as FAIRR, finds that the meat industry is jeopardizing the Paris climate agreement
by failing to properly report its emissions, despite being the single largest
contributor to climate change.
of the world’s biggest meat and fish companies provided no evidence that they
were measuring or reporting their emissions. One of the top companies examined was
U.S.-based Sanderson Farms, which slaughters more than 10 million chickens a
Agriculture and Trade Policy Europe, said:
It is clear that the
meat and dairy industries have remained out of public scrutiny in terms of
their significant climate impact. For this to change, these companies must be
held accountable for the emissions and they must have credible, independently
verifiable emissions reductions.
for food produces more greenhouse gas emissions than all the cars,
planes, and other forms of transportation combined. According to the Food and
Agriculture Organization of the United Nations, carbon dioxide emissions from raising farmed animals make up
about 15 percent of global human-induced emissions, with beef and milk
production as the leading culprits. In fact, even without fossil fuels, we will exceed our 565-gigaton CO2e limit by 2030.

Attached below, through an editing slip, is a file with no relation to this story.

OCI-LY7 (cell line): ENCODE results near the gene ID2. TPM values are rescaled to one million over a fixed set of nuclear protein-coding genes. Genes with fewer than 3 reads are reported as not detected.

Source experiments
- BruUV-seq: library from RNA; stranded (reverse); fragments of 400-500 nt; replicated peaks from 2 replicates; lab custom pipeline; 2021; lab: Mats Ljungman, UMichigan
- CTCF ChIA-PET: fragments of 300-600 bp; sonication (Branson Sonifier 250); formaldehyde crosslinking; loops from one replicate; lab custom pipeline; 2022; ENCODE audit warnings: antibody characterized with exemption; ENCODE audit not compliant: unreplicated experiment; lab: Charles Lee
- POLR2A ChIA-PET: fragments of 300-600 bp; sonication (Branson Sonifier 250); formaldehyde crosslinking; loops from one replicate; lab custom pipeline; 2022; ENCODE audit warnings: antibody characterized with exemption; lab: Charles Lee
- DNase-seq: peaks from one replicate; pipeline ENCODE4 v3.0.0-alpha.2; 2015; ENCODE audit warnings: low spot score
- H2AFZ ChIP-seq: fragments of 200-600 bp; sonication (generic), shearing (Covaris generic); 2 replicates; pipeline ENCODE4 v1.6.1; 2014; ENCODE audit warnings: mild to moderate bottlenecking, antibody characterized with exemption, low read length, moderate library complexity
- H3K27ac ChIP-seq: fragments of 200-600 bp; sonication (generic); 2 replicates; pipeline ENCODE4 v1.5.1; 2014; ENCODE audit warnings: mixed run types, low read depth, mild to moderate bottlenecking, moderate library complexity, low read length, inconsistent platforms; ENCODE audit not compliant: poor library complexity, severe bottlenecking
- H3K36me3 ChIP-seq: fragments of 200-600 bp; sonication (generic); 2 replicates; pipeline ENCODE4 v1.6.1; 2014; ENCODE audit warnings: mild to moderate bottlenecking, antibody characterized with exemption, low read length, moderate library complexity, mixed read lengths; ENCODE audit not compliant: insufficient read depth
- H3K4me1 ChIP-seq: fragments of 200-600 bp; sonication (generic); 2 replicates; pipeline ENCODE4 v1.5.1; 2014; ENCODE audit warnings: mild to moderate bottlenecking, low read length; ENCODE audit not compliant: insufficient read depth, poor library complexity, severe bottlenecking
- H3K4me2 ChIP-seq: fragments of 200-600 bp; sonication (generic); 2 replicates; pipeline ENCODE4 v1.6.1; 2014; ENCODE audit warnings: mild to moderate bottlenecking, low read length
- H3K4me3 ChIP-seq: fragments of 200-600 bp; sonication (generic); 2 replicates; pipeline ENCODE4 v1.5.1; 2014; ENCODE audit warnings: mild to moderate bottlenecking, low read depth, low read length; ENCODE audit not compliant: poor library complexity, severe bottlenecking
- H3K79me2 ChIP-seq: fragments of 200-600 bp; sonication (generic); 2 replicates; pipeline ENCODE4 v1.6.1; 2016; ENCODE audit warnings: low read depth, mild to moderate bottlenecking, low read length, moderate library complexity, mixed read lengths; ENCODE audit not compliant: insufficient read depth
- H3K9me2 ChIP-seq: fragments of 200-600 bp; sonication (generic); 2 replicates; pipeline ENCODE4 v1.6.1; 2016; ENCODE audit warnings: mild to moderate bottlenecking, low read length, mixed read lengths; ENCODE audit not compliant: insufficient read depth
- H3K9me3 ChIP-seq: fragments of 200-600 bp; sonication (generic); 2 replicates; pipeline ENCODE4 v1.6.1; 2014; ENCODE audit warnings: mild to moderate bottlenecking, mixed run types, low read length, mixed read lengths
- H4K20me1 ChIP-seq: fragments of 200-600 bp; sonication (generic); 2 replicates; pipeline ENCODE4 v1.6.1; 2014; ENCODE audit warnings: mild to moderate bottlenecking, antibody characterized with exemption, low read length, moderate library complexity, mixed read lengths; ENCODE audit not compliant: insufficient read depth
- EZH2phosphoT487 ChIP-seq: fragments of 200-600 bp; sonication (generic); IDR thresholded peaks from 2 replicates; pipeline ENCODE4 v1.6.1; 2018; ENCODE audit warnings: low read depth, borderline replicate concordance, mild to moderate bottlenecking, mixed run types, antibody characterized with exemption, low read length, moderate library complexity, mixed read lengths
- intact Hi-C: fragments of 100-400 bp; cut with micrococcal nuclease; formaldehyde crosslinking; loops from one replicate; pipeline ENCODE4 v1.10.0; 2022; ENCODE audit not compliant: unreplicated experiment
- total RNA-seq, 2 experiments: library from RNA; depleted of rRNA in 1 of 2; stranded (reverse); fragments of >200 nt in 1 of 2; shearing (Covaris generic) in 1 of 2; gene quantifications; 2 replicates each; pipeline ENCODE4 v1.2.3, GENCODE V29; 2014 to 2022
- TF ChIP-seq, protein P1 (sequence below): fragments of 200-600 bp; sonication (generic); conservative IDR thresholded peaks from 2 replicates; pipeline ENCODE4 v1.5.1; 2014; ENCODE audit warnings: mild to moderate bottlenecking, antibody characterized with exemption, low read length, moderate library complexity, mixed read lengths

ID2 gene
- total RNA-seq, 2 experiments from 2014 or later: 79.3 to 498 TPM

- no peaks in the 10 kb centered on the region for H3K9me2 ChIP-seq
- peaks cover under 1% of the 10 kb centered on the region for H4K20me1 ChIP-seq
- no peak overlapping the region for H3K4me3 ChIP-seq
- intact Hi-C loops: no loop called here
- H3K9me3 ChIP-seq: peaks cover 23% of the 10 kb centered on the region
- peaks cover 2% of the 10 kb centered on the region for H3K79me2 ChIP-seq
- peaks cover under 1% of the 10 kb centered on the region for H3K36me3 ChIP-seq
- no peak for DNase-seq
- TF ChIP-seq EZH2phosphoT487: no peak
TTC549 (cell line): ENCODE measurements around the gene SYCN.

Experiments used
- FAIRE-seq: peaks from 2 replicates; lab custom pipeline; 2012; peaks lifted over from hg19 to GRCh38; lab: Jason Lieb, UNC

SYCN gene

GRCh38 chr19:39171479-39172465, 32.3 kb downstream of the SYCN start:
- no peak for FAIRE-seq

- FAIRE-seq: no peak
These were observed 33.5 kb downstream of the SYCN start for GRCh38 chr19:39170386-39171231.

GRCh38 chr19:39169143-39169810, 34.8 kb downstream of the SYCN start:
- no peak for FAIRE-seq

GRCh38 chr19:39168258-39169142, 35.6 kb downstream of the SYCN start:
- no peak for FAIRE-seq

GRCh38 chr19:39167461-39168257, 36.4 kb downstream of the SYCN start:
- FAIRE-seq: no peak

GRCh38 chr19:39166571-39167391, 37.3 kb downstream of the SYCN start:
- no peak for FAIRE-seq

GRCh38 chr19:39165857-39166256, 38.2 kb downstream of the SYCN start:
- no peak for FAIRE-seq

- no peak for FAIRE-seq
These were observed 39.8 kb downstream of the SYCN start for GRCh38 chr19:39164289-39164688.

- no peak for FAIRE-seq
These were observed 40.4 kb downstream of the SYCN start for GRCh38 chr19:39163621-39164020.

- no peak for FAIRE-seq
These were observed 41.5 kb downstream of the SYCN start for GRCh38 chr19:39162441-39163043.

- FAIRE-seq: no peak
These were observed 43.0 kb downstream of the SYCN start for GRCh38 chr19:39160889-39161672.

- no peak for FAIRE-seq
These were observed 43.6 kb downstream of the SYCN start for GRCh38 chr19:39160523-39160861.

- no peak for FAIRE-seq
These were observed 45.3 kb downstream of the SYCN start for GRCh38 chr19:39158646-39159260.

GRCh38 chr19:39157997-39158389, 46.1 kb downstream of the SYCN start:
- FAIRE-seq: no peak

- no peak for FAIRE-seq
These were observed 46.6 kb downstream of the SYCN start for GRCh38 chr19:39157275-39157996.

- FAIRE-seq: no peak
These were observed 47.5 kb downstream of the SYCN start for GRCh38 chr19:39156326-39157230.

mind that a pound of beef requires 13 percent more fossil fuel
and 15 times more water to produce than a pound of soy.
and plant-based alternatives to meat, dairy, and eggs take a mere fraction of the resources to produce as
their animal-based counterparts.
planet—it also spares countless animals a lifetime of misery at factory
farms. Pigs, cows, chickens, and other farmed animals suffer
horribly. From birth to death, these innocent animals are caught in a
nightmare: crated and caged, cut and burned, and brutally killed.
climate agreement’s goals if we don’t change our eating habits. Join the
millions of people helping protect farmed animals and the planet by switching
to a vegan diet.